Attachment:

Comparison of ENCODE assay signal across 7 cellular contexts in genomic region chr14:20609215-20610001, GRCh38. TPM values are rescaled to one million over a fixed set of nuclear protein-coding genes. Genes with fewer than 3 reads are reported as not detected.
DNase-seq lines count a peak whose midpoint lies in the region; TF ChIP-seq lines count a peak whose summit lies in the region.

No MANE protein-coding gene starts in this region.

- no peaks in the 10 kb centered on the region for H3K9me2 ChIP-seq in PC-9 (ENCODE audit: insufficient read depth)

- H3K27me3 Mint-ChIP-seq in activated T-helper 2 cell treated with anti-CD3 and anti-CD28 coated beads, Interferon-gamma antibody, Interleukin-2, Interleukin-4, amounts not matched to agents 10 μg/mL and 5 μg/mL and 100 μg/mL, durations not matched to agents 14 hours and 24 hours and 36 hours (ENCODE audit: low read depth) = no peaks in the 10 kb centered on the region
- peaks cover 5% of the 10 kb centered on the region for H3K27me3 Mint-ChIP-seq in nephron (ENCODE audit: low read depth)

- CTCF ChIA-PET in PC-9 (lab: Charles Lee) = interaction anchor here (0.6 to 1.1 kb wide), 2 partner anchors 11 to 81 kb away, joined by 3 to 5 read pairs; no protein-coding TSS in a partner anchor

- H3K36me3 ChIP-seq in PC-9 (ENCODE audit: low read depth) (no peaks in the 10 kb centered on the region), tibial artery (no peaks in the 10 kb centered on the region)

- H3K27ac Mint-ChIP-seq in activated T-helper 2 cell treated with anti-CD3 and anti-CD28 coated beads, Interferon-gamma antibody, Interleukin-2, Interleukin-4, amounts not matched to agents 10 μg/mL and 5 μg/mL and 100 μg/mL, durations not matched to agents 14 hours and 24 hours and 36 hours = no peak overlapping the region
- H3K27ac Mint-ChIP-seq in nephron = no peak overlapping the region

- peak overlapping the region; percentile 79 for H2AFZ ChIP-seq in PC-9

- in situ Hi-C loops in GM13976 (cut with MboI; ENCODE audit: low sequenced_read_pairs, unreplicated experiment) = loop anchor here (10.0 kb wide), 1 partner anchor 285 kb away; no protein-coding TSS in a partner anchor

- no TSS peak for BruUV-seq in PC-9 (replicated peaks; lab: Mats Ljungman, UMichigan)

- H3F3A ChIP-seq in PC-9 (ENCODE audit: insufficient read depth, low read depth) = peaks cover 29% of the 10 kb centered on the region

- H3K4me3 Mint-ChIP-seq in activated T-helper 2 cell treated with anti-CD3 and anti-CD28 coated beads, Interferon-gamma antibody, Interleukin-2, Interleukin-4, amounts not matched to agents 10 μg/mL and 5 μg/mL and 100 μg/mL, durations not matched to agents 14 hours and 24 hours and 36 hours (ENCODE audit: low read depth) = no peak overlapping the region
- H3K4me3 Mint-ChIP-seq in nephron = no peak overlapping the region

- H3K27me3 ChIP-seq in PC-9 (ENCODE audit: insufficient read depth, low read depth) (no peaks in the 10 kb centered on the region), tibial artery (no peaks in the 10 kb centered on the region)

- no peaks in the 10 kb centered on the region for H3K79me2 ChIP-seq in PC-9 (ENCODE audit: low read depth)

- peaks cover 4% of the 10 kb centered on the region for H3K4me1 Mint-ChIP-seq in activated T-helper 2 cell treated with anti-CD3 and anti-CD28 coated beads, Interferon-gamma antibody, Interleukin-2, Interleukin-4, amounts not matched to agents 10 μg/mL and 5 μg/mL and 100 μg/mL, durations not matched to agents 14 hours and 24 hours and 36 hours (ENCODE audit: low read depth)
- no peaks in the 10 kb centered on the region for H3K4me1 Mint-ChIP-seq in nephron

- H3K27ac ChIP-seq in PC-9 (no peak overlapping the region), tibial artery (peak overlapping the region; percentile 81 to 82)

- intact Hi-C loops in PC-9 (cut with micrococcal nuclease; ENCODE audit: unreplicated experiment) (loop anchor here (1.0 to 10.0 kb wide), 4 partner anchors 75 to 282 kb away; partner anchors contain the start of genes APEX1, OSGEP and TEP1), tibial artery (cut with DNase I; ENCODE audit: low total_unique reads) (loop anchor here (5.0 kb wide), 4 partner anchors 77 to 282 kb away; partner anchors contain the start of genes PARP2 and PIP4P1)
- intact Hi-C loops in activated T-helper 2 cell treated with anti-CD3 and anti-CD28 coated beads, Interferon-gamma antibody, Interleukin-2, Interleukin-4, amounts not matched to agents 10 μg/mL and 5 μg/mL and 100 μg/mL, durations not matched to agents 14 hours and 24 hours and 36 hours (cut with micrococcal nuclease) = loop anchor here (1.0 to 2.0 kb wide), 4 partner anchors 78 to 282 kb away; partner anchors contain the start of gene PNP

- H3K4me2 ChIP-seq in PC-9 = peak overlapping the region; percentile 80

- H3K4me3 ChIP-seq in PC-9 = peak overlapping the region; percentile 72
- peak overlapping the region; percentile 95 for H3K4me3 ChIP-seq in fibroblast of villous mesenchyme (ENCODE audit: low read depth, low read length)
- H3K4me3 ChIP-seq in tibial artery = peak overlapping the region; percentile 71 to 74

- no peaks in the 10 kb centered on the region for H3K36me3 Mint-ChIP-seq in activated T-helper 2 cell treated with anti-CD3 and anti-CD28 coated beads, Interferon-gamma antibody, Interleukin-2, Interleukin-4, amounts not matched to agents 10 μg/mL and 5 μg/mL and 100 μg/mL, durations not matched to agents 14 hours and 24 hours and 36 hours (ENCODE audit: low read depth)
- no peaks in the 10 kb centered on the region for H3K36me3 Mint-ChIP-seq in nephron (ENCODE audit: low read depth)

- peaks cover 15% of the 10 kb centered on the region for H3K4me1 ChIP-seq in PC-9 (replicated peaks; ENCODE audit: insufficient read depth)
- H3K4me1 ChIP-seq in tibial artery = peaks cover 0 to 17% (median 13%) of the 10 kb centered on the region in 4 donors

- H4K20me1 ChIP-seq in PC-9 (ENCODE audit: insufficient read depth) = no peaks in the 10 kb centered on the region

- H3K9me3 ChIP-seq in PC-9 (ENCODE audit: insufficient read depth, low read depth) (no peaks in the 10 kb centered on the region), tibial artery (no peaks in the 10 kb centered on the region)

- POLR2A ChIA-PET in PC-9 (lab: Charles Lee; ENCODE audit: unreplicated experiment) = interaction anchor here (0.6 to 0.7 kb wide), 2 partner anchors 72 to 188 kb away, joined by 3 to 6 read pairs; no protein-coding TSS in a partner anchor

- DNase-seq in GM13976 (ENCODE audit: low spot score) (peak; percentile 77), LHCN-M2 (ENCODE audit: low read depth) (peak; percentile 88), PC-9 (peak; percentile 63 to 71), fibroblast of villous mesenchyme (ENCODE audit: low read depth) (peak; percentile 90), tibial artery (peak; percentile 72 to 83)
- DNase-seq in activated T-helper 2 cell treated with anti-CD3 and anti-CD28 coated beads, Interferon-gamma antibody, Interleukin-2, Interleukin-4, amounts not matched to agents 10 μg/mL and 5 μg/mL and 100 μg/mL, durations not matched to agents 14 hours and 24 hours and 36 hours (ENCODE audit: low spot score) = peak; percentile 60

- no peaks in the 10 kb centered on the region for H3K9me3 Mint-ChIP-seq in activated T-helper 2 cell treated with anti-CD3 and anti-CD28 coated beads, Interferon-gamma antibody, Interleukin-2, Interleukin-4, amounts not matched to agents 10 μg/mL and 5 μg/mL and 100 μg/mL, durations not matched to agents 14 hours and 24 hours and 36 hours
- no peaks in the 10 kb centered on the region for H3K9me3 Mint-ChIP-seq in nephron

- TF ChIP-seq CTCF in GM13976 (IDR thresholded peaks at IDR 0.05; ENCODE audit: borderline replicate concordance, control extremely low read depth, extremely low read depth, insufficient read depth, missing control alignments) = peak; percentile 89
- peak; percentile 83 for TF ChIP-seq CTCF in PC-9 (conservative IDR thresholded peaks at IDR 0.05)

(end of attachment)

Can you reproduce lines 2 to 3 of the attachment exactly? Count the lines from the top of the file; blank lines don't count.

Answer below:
DNase-seq lines count a peak whose midpoint lies in the region; TF ChIP-seq lines count a peak whose summit lies in the region.

No MANE protein-coding gene starts in this region.